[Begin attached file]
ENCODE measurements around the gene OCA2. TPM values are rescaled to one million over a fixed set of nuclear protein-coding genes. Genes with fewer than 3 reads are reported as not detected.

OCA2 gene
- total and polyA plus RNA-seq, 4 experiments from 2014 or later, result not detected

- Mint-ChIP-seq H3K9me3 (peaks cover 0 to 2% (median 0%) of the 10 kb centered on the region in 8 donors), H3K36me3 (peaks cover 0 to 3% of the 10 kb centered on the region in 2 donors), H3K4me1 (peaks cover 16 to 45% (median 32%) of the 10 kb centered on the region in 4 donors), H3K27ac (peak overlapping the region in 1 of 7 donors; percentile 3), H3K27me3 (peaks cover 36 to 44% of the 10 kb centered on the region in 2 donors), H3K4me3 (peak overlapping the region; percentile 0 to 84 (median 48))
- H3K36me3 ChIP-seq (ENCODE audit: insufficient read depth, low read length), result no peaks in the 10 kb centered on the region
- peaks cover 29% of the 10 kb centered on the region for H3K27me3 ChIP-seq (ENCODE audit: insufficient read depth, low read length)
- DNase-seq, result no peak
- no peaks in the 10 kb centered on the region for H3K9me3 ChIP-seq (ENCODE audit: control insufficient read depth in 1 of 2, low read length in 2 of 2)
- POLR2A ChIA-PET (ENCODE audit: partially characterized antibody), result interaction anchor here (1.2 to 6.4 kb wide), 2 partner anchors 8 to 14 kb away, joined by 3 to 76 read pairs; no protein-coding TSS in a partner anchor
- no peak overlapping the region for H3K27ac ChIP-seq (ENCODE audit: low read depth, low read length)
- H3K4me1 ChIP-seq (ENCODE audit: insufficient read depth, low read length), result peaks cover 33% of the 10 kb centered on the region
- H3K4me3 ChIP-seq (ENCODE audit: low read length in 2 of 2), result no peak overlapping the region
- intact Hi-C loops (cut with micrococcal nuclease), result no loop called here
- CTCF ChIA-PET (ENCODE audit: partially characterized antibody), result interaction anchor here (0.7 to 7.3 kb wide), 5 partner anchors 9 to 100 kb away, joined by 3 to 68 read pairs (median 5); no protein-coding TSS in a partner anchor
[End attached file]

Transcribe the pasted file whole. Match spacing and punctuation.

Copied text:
ENCODE measurements around the gene OCA2. TPM values are rescaled to one million over a fixed set of nuclear protein-coding genes. Genes with fewer than 3 reads are reported as not detected.

OCA2 gene
- total and polyA plus RNA-seq, 4 experiments from 2014 or later, result not detected

- Mint-ChIP-seq H3K9me3 (peaks cover 0 to 2% (median 0%) of the 10 kb centered on the region in 8 donors), H3K36me3 (peaks cover 0 to 3% of the 10 kb centered on the region in 2 donors), H3K4me1 (peaks cover 16 to 45% (median 32%) of the 10 kb centered on the region in 4 donors), H3K27ac (peak overlapping the region in 1 of 7 donors; percentile 3), H3K27me3 (peaks cover 36 to 44% of the 10 kb centered on the region in 2 donors), H3K4me3 (peak overlapping the region; percentile 0 to 84 (median 48))
- H3K36me3 ChIP-seq (ENCODE audit: insufficient read depth, low read length), result no peaks in the 10 kb centered on the region
- peaks cover 29% of the 10 kb centered on the region for H3K27me3 ChIP-seq (ENCODE audit: insufficient read depth, low read length)
- DNase-seq, result no peak
- no peaks in the 10 kb centered on the region for H3K9me3 ChIP-seq (ENCODE audit: control insufficient read depth in 1 of 2, low read length in 2 of 2)
- POLR2A ChIA-PET (ENCODE audit: partially characterized antibody), result interaction anchor here (1.2 to 6.4 kb wide), 2 partner anchors 8 to 14 kb away, joined by 3 to 76 read pairs; no protein-coding TSS in a partner anchor
- no peak overlapping the region for H3K27ac ChIP-seq (ENCODE audit: low read depth, low read length)
- H3K4me1 ChIP-seq (ENCODE audit: insufficient read depth, low read length), result peaks cover 33% of the 10 kb centered on the region
- H3K4me3 ChIP-seq (ENCODE audit: low read length in 2 of 2), result no peak overlapping the region
- intact Hi-C loops (cut with micrococcal nuclease), result no loop called here
- CTCF ChIA-PET (ENCODE audit: partially characterized antibody), result interaction anchor here (0.7 to 7.3 kb wide), 5 partner anchors 9 to 100 kb away, joined by 3 to 68 read pairs (median 5); no protein-coding TSS in a partner anchor